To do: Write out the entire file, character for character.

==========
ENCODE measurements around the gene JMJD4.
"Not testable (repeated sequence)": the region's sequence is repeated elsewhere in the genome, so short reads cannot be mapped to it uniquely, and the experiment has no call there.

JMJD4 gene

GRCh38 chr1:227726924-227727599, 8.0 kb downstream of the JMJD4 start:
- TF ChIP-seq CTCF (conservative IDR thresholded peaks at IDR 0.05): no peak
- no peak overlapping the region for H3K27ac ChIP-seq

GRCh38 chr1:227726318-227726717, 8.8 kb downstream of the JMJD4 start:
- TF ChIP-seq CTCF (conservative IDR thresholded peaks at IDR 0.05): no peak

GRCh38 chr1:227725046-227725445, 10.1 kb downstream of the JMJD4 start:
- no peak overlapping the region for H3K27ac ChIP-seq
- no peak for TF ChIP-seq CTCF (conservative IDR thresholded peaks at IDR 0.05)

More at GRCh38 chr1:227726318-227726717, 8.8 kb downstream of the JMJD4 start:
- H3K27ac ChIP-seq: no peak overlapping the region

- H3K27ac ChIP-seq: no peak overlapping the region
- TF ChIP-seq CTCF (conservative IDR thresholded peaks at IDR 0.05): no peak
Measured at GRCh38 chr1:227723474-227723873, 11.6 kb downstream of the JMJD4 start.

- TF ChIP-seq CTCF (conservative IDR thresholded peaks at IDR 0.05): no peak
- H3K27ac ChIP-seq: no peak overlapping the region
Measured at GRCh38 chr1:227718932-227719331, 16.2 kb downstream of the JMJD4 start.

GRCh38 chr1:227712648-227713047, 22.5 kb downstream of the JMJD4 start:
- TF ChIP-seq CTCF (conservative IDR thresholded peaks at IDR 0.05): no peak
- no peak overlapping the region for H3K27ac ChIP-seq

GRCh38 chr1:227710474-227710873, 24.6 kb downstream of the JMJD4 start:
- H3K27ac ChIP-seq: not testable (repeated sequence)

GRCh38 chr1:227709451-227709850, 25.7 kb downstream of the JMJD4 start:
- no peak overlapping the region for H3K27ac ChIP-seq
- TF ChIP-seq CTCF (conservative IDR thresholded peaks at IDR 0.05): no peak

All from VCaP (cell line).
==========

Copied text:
ENCODE measurements around the gene JMJD4.
"Not testable (repeated sequence)": the region's sequence is repeated elsewhere in the genome, so short reads cannot be mapped to it uniquely, and the experiment has no call there.

JMJD4 gene

GRCh38 chr1:227726924-227727599, 8.0 kb downstream of the JMJD4 start:
- TF ChIP-seq CTCF (conservative IDR thresholded peaks at IDR 0.05): no peak
- no peak overlapping the region for H3K27ac ChIP-seq

GRCh38 chr1:227726318-227726717, 8.8 kb downstream of the JMJD4 start:
- TF ChIP-seq CTCF (conservative IDR thresholded peaks at IDR 0.05): no peak

GRCh38 chr1:227725046-227725445, 10.1 kb downstream of the JMJD4 start:
- no peak overlapping the region for H3K27ac ChIP-seq
- no peak for TF ChIP-seq CTCF (conservative IDR thresholded peaks at IDR 0.05)

More at GRCh38 chr1:227726318-227726717, 8.8 kb downstream of the JMJD4 start:
- H3K27ac ChIP-seq: no peak overlapping the region

- H3K27ac ChIP-seq: no peak overlapping the region
- TF ChIP-seq CTCF (conservative IDR thresholded peaks at IDR 0.05): no peak
Measured at GRCh38 chr1:227723474-227723873, 11.6 kb downstream of the JMJD4 start.

- TF ChIP-seq CTCF (conservative IDR thresholded peaks at IDR 0.05): no peak
- H3K27ac ChIP-seq: no peak overlapping the region
Measured at GRCh38 chr1:227718932-227719331, 16.2 kb downstream of the JMJD4 start.

GRCh38 chr1:227712648-227713047, 22.5 kb downstream of the JMJD4 start:
- TF ChIP-seq CTCF (conservative IDR thresholded peaks at IDR 0.05): no peak
- no peak overlapping the region for H3K27ac ChIP-seq

GRCh38 chr1:227710474-227710873, 24.6 kb downstream of the JMJD4 start:
- H3K27ac ChIP-seq: not testable (repeated sequence)

GRCh38 chr1:227709451-227709850, 25.7 kb downstream of the JMJD4 start:
- no peak overlapping the region for H3K27ac ChIP-seq
- TF ChIP-seq CTCF (conservative IDR thresholded peaks at IDR 0.05): no peak

All from VCaP (cell line).